Citizen Akin

If you'd told me 10 years ago that one day I'd be this close to becoming one of you lot, I'd have said you were potty.

Becoming Israeli citizen (photo credit: courtesy)
Becoming Israeli citizen
(photo credit: courtesy)
You know the joke about the Jew stranded on a desert island? By the time he was rescued, he’d built two separate synagogues.
Why two, they asked, if you’re the only one here? “Ah,” he replied, “the first is the one where I worship, and the second is the one whose threshold I’ll never cross....”
Yeah, it’s an old one. But keep it in mind.
I’ve just started the final stage of the process that will end with me receiving Israeli citizenship. A bit odd, I must say. If you’d told me 10 years ago that one day I’d be this close to becoming one of you lot, I’d have said you were potty.
That said, a friend living elsewhere did say as much the other day when I told him the good news.
“You’re not Jewish, in case you haven’t noticed,” he observed. “How do you qualify?” So I explained, in language suited to the mentally feeble, how the system works.
He didn’t take my sarcasm kindly, and suggested that I only wanted Israeli citizenship to stop people calling me an English journalist. But that’s another story altogether....
Anyway, I picked up a new set of forms from the Interior Ministry the other day. The usual stuff, I thought, to be completed in quadruplicate, then notarized by as many lawyers. But amidst the sheaf of papers was a new form: The Declaration for Citizenship.
The declaration is intended to gauge suitability for citizenship through a number of statements, to wit: • that it is my intention to settle in Israel (which it is, for good or for bad); • that Israel has been the center of my life for three out of the last five years (ditto); • that I am not addicted to alcohol or drugs; blah blah blah... hang on a minute...
• that I have never acted against the Jewish People or the security of the State of Israel.
“You can’t tick that,” Mrs. Goy shouts from elsewhere in the flat.
“Why on earth not?” “Well, given the way you treat the small child and me...”
Thank you, dearest wife of mine. You seem to have forgotten that all this is your fault.
But seriously. This business about acting against the Jewish People and the security of the state. How far along does that go? I mean, what constitutes an act against the Jewish People, and the State of Israel? One could start with intermarriage, I suppose....
Remember that MASA campaign a couple of years ago casting intermarried Jews as lost souls, pleading to be rescued? Personally, I’m indifferent to the issue, other than to say that I found it flattering to be considered a “strategic national threat.” That said, it seems a pity that some feel the Jewish people can be preserved only through the prevention of intermarriage. Or by stopping the goyim from working at Rami Levy.
But then, I would say that, wouldn’t I? (As an aside – why is it always about defenseless Jewish girls at the mercy of predatory Arabs? I mean, I’m certain there are lusty Jewish lads looking for a bit of rumpy-pumpy with Arab lasses. Or, for that matter, independent-minded Jewish and Arab women who actually choose for themselves whom they wish to hook up with – or not hook up with. This stuff ought be a matter of personal choice, and personal choice alone.) Or might my occasional rants against various aspects of the current political establishment count as working against the State of Israel? (It’s not as farfetched as it sounds, given the silliness with which the Knesset has lately preoccupied itself.) Could it be considered an act against the Jewish People to point out – politely, of course – that the Knesset itself might be acting against the interests of the Jewish People? Forget cottage cheese and tent cities for a moment. Take the parliamentarians consorting with evangelical Christians, for instance.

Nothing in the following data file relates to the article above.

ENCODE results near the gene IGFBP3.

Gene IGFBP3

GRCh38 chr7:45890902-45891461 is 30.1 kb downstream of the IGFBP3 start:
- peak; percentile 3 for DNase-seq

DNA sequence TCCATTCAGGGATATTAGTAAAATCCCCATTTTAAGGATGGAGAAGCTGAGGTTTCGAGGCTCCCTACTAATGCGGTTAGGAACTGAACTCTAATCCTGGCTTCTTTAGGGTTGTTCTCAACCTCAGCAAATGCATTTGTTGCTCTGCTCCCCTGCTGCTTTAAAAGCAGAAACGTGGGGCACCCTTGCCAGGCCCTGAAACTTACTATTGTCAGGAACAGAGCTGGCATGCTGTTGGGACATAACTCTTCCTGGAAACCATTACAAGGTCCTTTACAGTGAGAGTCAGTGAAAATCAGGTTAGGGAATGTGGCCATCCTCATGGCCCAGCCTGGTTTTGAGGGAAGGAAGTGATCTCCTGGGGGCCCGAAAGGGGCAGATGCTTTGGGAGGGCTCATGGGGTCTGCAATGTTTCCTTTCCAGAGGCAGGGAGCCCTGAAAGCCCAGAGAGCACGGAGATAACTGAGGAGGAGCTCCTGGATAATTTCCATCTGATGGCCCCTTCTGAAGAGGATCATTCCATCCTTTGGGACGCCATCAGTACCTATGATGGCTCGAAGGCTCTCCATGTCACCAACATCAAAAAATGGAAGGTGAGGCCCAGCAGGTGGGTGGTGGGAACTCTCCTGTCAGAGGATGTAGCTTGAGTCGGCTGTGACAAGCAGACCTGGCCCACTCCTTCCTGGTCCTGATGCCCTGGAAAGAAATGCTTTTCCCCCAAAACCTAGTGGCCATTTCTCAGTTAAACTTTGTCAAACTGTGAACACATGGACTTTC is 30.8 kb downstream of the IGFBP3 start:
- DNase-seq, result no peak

Let’s be frank: Jews befriending Christians who take the word of the Bible as literal truth is pretty much like turkeys voting for Christmas. Think of it like the kapparot chicken eagerly welcoming the arrival of Yom Kippur.
Four years ago, I wouldn’t have thought that well-meaning – even if misguided – criticism of the state might constitute an act against the Jewish People and State of Israel. Now, I’m not so sure, what with cries of delegitimization, or worse, whenever anyone expresses anything more than mild chastisement of the state.
Come to think of it, which Jewish People are we talking about? No, this is a serious – OK, serious-ish – question.
Look at it this way: These days, we have Jewish Zionists, anti-Zionists, post- Zionists, national Zionists, religious Zionists; we have Jews who are not Zionists, and Zionists who are not Jews. We have Jews serving in government who – at least in principle – do not support the existence of the State of Israel. How do I please all the people, all of the time? And I haven’t even mentioned the age old question of “Who is a Jew?” Who is the appropriate gatekeeper, the Rabbinate or the Interior Ministry? Orthodox or Reform? Anyway, back to our friend with the two shuls. What the joke suggests is that Jewish tradition has always supported dissent and argument over false consensus.
It’s an intellectual honesty I appreciate. But it’s a quality that has been assailed – from both Left and Right – in recent years. In fact, I suspect that the main reason the “Quality of Life” protest has been so successful is because it’s the only safe way to criticize the state these days without being branded a selfhating Jew.
I hope that this culture of dissent isn’t lost altogether, as the present political situation threatens. It’s one of the things that makes becoming a Israeli citizen particularly attractive.